Updating your global header: What’s hot — and what’s neglected
June 6, 2012 Leave a Comment
Back in the olden days — say, 10 years ago — designing an eCommerce site global header was relatively straightforward. Of course devising the right lineup of product categories and navigation items has always been as challgening as it is crucial. But otherwise, back then the global site header needed to serve only a few more functions — to convey the brand’s identity, connect shoppers with customer service and physical stores, and perhaps offer a means for signing up for email updates. Simple, right?
Nowadays, the job is far more complex. In addition to displaying product categories, on-site search, and customer service links, designers are often asked to shoehorn in an array of promotions, social networking links, account functions and merchandising categories.
As the example from Office Depot from 2005 (top) and this year (immediately above) shows, there’s now a lot more to juggle in what’s still a relatively small — but crucial — amount of real estate. So, how should merchants proceed?
To answer that question, we surveyed a selection of the 50 largest sites from the 2012 Internet Retailer Top 500 and tallied what’s in their headers.
The results point to a few general trends:
- What’s in: Promoting functionality. Merchants are going beyond offering an account login for registered customers; they’re spotlighting the ability to track orders and save products to wish lists and registries. Furthermore, on-site search (which was featured in every site header we visited) often offers a drop-down filter option to help shoppers
- What’s out: Static signup invitations. Email subscription links that are anchored in the header are fairly uncommon, with less than a third of merchants using them in the global header. Somewhat surprisingly, those links haven’t been replaced by invitations to “follow” brands on social networking sites; static links to Facebook, Pinterest and Twitter are featured on only 14% of sites.
- What’s hot: Flexible promotions. Merchants are using the global header like never before to include marketing messaging, with 80% of sites we surveyed featuring a promotion of some type — such as the free shipping offer and link to the print ad in the recent Office Depot example. Seasonal features, enticements to sign up for mobile alerts and links to sale categories often rotate, banner-ad style, in the header space.
- What’s neglected: Customer service links. More merchants were using the global header for promotions than for a link to customer service, which was only featured on 68% of sites — a dangerous oversight. Putting customer service help within easy reach is crucial to winning shoppers’ trust and helping them complete purchases. If you can’t devote space to displaying every available customer service option, such as a live chat link and an 800 number, then at least include a link to “Customer Service” or “Help”
- What’s smart: Highlighting gift cards. Gift cards are an ever more popular option — for example, they comprised more than 18% of total 2011 holiday sales, an increase of more than 20% over 2010. So placing links to gift cards in the global site header is a smart move.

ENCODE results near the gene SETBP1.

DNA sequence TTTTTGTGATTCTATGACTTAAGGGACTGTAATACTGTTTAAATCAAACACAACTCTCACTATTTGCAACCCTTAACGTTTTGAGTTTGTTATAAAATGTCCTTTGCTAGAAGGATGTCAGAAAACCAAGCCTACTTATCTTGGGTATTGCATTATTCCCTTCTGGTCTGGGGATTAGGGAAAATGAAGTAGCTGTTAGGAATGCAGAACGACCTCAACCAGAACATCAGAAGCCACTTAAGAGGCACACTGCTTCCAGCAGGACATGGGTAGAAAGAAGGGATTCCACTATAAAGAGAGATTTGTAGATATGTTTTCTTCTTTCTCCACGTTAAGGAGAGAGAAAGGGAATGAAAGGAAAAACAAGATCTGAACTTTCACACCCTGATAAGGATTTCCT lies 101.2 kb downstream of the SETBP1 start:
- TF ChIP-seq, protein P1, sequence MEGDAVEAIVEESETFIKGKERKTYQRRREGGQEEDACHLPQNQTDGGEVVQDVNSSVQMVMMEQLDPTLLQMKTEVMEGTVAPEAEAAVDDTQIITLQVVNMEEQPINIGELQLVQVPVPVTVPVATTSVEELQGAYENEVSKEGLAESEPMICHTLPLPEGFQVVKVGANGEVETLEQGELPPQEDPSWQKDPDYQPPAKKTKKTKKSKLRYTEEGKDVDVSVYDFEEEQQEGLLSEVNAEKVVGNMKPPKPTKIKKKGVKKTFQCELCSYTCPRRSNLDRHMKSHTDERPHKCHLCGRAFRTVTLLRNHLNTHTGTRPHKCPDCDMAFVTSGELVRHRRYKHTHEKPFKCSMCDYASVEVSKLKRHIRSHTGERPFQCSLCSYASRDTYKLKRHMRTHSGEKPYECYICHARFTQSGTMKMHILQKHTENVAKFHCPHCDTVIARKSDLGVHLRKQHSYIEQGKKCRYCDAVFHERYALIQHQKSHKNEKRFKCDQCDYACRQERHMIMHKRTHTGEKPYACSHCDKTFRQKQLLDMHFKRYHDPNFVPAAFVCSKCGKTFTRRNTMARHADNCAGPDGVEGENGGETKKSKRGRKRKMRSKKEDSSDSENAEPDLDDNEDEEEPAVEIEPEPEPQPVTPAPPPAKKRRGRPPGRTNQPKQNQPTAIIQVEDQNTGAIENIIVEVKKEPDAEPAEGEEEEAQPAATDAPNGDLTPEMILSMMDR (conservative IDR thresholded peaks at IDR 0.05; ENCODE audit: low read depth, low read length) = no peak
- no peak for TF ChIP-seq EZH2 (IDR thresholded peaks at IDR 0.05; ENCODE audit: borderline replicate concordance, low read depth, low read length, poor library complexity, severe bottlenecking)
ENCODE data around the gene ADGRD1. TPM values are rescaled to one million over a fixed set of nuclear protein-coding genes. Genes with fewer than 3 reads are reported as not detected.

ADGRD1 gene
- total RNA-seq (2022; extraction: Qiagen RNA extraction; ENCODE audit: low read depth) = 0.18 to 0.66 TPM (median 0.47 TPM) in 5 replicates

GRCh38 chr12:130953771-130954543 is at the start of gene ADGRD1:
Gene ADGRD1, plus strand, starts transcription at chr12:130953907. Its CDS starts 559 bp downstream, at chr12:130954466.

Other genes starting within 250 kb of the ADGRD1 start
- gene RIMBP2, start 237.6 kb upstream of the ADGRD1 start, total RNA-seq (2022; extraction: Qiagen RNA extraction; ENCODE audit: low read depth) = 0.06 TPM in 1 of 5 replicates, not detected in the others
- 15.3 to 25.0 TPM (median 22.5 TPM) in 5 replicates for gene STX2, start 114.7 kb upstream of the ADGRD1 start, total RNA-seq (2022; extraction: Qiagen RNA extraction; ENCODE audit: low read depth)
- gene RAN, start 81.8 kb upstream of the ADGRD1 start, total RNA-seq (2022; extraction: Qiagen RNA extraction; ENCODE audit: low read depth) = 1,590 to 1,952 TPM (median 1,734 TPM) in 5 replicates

With these trends in mind, use the following tactics to update and optimize your global header:
- Organize links with colors, layers or both. Help shoppers navigate a thicket of options with design techniques that group sets of links together. Many sites now employ horizontal bands in different colors, with one layer for service links such as account login and another for product navigation. Mass merchant JC Penney goes even further, with a grey band at the top offering links related to individuals’ accounts, such as “track my order,” and then a middle layer that includes searc and popular links such as “May books”, “find a store,” and “gifts,” above the standard product category navigation. A fourth layer promotes free shipping in a bold green banner.
- Don’t let search get lost in the shuffle. More than a third of shoppers use on-site search, and those users tend to complete purchases at a higher rate than other visitors, according to volume 15 of the MarketLive Performance Index — so ensure the search box stands out among all the other links and functions in the global header. On the Barnes and Noble site, the search box stands out despite being on a pale background, thanks to blue and green border coloring and black type in the box itself promoting the site’s 30 million products, along with a drop-down box for filtering results.
- Consider a floating footer for secondary links. Using a footer that remains visible at the bottom of the browser window as shoppers page and scroll through the site gives you another highly visible option for key links. Land’s End uses its universal floating footer for customer service links and a gift card promotion that includes an eye-catching graphic.
- Test, test, test. Give every link and label in the global site header the same consideration you use when devising product categories and navigation schemes — and that means testing, tweaking and refining. As with everything else, over time your global site header should adapt to the changing needs of your business.
What elements are in your global site header? How have you tweaked the design over the years?